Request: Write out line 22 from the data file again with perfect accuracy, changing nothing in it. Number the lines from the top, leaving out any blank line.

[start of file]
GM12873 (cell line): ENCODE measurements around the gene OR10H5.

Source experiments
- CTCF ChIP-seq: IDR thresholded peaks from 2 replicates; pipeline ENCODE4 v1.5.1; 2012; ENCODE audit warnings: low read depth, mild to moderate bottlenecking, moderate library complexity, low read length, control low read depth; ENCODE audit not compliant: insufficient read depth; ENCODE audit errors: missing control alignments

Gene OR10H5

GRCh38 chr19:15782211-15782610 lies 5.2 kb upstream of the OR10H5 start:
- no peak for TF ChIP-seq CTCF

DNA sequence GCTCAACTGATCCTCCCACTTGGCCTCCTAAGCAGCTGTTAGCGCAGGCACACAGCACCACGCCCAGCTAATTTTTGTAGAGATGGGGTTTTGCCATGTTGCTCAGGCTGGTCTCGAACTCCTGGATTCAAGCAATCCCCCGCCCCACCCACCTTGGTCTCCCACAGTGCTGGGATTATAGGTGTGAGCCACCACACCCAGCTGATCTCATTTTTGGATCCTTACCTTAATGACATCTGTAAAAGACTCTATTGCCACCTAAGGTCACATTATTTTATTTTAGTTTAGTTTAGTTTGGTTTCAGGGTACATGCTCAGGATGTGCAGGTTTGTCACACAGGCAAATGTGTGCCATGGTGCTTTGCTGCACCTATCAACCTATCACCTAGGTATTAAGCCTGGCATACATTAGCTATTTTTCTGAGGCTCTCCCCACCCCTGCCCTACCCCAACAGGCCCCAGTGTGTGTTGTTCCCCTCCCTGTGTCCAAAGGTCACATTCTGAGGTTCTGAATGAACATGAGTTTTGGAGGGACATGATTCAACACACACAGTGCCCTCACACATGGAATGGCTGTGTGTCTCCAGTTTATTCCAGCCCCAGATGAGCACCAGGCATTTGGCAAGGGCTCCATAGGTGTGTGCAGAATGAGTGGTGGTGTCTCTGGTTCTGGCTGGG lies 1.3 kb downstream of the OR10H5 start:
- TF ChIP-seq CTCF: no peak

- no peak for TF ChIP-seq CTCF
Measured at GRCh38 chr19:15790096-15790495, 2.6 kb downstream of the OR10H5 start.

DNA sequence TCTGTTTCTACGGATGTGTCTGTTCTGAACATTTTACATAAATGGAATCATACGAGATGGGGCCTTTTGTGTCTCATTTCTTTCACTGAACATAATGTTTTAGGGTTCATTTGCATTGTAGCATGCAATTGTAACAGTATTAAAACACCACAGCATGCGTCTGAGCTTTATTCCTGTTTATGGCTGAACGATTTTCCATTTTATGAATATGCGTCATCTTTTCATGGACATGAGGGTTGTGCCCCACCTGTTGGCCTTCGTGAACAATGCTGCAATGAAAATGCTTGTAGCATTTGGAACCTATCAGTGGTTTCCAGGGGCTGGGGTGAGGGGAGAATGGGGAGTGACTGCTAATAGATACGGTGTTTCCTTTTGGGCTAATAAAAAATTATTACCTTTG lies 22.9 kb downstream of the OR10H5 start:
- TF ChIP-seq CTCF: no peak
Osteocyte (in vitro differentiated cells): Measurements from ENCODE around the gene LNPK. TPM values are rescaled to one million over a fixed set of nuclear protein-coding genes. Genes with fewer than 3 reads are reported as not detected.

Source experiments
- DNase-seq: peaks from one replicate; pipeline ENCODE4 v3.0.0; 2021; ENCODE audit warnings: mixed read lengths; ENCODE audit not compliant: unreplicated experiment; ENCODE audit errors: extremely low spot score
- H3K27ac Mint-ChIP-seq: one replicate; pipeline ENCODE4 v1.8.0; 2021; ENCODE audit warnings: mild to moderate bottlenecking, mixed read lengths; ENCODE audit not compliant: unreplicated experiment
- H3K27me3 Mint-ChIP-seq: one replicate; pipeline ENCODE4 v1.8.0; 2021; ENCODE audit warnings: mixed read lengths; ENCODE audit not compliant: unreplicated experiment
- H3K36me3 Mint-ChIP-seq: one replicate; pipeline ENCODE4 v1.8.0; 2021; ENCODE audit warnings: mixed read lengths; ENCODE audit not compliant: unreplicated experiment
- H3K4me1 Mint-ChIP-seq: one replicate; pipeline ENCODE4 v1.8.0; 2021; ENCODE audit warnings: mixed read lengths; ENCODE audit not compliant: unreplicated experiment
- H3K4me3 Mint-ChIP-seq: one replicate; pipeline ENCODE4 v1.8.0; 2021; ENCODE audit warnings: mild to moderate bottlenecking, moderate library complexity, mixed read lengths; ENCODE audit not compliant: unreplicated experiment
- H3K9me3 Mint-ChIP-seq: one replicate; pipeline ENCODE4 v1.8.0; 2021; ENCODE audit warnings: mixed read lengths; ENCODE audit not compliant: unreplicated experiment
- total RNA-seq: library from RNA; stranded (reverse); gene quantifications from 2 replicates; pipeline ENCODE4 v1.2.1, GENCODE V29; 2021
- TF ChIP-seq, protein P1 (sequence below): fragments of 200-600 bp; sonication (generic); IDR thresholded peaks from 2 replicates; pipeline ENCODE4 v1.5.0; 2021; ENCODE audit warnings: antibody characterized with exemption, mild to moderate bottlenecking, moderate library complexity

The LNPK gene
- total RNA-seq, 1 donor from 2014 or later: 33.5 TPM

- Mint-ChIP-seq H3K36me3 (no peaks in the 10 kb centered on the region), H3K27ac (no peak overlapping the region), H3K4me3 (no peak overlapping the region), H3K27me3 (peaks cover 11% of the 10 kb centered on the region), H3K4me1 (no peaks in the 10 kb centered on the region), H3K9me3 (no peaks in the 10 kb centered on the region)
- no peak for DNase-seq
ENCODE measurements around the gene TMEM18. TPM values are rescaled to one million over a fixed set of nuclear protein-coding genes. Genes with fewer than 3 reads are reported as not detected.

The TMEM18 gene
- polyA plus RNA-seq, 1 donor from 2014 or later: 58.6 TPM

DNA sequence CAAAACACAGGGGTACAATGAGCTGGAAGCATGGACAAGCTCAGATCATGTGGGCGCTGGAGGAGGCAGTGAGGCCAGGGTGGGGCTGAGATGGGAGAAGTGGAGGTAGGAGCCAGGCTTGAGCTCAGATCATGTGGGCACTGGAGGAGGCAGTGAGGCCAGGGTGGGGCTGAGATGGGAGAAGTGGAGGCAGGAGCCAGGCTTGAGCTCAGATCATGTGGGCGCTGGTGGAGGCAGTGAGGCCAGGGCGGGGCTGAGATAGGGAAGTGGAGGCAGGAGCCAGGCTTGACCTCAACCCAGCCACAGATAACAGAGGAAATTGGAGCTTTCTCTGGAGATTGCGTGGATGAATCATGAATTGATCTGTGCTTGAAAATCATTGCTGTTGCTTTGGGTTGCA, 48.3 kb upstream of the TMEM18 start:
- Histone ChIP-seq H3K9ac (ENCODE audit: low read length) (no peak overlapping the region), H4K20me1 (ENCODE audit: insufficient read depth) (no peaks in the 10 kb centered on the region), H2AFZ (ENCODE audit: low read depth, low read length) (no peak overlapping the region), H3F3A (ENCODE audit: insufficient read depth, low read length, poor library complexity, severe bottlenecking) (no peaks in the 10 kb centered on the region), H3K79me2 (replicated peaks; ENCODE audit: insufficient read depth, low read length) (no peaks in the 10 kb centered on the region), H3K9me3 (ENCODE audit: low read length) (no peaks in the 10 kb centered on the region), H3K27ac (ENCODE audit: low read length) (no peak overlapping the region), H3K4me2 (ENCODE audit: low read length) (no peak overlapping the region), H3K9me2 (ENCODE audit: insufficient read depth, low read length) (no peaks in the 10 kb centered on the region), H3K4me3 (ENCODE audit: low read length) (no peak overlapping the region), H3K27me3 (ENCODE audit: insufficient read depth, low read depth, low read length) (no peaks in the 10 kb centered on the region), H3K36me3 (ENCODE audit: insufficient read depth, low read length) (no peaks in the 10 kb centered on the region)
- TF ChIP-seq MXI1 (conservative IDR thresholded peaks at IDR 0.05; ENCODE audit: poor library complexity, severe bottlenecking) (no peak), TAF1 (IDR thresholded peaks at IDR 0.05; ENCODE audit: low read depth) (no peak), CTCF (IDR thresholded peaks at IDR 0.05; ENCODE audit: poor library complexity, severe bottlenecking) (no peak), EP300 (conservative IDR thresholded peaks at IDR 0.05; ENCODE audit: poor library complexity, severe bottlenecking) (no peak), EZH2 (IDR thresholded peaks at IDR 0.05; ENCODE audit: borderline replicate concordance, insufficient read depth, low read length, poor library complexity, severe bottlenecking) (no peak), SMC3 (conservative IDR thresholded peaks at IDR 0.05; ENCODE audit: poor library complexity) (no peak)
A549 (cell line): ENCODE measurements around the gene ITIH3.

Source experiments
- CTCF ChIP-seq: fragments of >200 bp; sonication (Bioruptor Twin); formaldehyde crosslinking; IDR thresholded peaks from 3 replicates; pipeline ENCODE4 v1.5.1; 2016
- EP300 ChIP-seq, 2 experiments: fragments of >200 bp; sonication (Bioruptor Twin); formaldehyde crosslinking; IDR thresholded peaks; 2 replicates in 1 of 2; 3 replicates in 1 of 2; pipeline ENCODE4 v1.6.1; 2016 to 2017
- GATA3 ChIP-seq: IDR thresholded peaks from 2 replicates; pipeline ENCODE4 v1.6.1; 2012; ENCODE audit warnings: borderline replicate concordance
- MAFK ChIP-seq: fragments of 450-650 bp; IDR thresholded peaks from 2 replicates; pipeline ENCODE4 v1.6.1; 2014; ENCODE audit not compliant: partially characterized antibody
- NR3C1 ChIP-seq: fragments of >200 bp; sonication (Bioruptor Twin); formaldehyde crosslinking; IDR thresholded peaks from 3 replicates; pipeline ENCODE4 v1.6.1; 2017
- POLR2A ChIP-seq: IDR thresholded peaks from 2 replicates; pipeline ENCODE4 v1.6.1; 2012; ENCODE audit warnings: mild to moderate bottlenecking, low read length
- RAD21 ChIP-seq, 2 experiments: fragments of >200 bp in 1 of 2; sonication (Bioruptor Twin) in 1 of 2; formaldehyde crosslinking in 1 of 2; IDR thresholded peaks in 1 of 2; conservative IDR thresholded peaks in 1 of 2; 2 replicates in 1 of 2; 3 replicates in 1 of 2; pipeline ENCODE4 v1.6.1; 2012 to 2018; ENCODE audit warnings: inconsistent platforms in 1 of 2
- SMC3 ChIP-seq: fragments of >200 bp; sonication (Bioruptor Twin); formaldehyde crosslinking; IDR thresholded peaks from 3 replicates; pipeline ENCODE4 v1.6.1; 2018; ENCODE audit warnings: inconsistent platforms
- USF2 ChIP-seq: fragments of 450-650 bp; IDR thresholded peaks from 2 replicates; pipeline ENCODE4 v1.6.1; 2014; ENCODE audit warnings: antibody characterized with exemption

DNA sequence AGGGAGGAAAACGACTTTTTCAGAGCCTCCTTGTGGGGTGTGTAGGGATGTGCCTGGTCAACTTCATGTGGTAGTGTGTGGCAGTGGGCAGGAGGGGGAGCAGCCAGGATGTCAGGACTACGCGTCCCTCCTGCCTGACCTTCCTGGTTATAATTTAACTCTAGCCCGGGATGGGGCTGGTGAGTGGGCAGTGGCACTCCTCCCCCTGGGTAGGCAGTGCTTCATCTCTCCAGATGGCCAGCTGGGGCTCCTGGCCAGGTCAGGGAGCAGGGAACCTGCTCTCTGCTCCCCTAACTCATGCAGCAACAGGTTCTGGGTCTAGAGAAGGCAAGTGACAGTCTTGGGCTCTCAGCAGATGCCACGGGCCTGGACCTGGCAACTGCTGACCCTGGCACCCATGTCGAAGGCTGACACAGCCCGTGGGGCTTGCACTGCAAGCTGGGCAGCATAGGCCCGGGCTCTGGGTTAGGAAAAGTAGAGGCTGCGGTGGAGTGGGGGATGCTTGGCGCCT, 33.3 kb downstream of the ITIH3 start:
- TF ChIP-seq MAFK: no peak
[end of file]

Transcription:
- total RNA-seq: library from RNA; stranded (reverse); gene quantifications from 2 replicates; pipeline ENCODE4 v1.2.1, GENCODE V29; 2021